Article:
Brokers Facing Life in Jail:
Eric Butler, a 37-year old former Credit Suisse broker, was convicted in August of fraudulently selling hundreds of millions of dollars in subprime securities to corporate clients in order to generate excess commissions. Convicted of conspiracy to commit securities fraud, securities fraud and conspiracy to commit wire fraud, Butler faces a maximum sentence of 45 years in prison, according to prosecutors.
Butler and fellow Credit Suisse broker, 36-year old Julian Tzolov, were indicted in 2008 for falsely telling corporate clients of the firm's private banking division that the auction rate securities (ARS) in which they had invested $1 billion were backed by federally guaranteed student loans and a safe alternative to cash. They were actually backed by collateralized debt obligations (CDOs) and other mortgage backed securities including ones linked to subprime mortgages, which paid the two brokers far juicier commissions. Commissions for the sale of auction rate securities generally sit between 5 and 10 basis points for student loan backed ARS, according to reports, but can get as high as 12.5 basis points for CDO-backed securities.
Tzolov fled the country in May and was captured in July in Spain where he was found traveling with false documentation and bodyguards. Since returning Tzolov pleaded guilty to multiple charges related to the fraud has flipped for the prosecution, testifying as a government witness that he and Butler defrauded clients together. Sentencing for the two men will take place in October.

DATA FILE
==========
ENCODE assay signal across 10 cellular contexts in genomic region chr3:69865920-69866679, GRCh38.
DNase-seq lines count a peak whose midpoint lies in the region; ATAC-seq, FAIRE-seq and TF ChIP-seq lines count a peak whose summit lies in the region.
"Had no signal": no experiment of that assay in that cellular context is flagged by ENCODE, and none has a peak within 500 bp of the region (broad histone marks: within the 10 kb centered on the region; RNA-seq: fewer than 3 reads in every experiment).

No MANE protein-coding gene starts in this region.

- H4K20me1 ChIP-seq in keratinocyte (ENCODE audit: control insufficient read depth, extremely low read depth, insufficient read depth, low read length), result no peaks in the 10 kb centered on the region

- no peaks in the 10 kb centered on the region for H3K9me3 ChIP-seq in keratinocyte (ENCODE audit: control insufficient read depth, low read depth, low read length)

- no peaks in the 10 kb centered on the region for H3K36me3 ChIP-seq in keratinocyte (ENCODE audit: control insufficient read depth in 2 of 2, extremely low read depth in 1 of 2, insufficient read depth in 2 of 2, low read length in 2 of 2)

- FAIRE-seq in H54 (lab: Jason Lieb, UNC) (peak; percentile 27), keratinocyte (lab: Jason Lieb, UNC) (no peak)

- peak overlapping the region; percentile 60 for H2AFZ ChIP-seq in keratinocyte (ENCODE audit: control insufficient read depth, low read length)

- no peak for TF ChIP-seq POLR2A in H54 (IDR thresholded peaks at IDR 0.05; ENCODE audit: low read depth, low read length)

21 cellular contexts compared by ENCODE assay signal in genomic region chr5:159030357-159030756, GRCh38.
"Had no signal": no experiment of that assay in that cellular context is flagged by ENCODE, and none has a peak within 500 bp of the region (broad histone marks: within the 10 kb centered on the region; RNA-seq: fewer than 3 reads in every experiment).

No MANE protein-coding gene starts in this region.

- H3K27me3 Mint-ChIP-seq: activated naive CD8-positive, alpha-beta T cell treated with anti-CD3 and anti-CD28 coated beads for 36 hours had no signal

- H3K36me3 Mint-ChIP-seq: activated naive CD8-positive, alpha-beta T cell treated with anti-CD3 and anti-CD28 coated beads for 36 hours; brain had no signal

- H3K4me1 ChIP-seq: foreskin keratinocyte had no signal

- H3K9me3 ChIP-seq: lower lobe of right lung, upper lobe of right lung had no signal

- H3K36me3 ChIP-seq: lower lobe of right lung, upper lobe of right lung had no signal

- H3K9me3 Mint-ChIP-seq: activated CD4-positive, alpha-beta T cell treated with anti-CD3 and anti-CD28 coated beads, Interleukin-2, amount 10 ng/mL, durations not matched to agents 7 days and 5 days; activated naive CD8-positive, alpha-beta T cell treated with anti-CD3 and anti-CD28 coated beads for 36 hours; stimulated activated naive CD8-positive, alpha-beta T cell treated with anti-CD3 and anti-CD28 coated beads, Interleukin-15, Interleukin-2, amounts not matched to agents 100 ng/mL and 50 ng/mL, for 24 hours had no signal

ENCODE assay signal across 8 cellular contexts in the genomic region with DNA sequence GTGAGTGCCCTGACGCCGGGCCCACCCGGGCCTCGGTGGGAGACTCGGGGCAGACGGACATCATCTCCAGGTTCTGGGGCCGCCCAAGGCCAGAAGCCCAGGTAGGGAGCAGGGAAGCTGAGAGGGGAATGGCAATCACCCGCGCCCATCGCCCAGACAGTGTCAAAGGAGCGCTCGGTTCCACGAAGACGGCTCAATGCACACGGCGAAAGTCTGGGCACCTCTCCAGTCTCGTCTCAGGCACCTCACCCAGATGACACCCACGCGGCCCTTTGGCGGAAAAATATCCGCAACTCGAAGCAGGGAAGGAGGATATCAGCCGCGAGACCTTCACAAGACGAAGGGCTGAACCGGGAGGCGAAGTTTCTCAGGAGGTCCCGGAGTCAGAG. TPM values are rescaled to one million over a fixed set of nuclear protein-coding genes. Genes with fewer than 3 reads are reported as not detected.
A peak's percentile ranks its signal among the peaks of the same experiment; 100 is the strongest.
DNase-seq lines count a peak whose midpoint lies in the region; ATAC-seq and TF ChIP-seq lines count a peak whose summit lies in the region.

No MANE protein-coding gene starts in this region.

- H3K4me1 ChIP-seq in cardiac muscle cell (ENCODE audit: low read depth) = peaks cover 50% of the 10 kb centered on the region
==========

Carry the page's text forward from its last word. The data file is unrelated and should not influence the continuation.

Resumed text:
An administrative law judge will hold a hearing to determine if the SEC's allegations against James Dawson, a 63-year old investment advisor, are true and what action should be taken. The SEC's complaint alleges that Dawson, who is the investment advisor to individual clients and a hedge fund, Victoria Investors, cherry-picked profitable trades for his personal accounts and allocated losing trades to his advisory clients. It further alleged that between April 2003 and October 2005, Dawson allocated approximately 400 trades to his personal account, approximately 393 of which were profitable on the first day, for a success rate of approximately 98.3 percent. In contrast, Dawson allocated approximately 2,880 trades to his hedge fund and individual client accounts, approximately 1,489 of which were profitable on the first day, for a success rate of approximately 51.7 percent. The Commission's complaint also alleged that, between 2003 and 2005, Dawson used Victoria Investors' funds to pay for personal and family expenses.